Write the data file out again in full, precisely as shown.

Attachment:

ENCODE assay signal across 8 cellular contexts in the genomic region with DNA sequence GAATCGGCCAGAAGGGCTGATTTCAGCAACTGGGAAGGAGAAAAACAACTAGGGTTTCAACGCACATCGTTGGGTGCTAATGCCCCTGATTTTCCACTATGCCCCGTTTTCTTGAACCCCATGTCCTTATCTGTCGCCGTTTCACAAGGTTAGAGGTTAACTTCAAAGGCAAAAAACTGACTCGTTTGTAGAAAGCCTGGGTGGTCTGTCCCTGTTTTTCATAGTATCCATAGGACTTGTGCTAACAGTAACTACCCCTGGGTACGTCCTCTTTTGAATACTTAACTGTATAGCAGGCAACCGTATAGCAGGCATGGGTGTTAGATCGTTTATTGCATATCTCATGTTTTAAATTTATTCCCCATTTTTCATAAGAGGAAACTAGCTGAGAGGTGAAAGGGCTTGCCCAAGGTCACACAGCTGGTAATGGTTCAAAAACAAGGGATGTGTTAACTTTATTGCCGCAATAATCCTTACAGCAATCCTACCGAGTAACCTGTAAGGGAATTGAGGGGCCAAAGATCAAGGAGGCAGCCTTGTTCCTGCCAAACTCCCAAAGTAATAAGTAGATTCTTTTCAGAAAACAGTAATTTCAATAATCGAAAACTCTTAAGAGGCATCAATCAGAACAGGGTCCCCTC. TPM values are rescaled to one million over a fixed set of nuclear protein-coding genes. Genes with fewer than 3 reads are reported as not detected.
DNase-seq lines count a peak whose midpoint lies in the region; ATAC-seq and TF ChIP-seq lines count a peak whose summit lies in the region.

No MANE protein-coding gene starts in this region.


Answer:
ENCODE assay signal across 8 cellular contexts in the genomic region with DNA sequence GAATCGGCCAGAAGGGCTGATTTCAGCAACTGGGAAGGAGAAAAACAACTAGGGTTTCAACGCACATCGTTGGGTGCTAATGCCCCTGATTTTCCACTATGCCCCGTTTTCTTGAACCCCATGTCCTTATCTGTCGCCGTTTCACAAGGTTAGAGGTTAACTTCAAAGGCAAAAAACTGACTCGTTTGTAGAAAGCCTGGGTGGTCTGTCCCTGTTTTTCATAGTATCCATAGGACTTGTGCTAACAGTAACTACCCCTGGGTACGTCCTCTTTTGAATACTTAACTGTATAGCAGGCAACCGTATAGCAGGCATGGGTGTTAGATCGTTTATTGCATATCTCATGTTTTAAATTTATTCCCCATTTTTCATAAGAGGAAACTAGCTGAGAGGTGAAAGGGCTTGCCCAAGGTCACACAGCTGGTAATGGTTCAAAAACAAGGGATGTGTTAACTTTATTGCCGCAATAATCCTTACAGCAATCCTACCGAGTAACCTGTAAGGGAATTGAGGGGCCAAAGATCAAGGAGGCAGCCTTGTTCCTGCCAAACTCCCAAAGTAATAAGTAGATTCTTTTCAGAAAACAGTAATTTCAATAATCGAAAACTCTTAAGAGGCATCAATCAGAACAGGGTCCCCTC. TPM values are rescaled to one million over a fixed set of nuclear protein-coding genes. Genes with fewer than 3 reads are reported as not detected.
DNase-seq lines count a peak whose midpoint lies in the region; ATAC-seq and TF ChIP-seq lines count a peak whose summit lies in the region.

No MANE protein-coding gene starts in this region.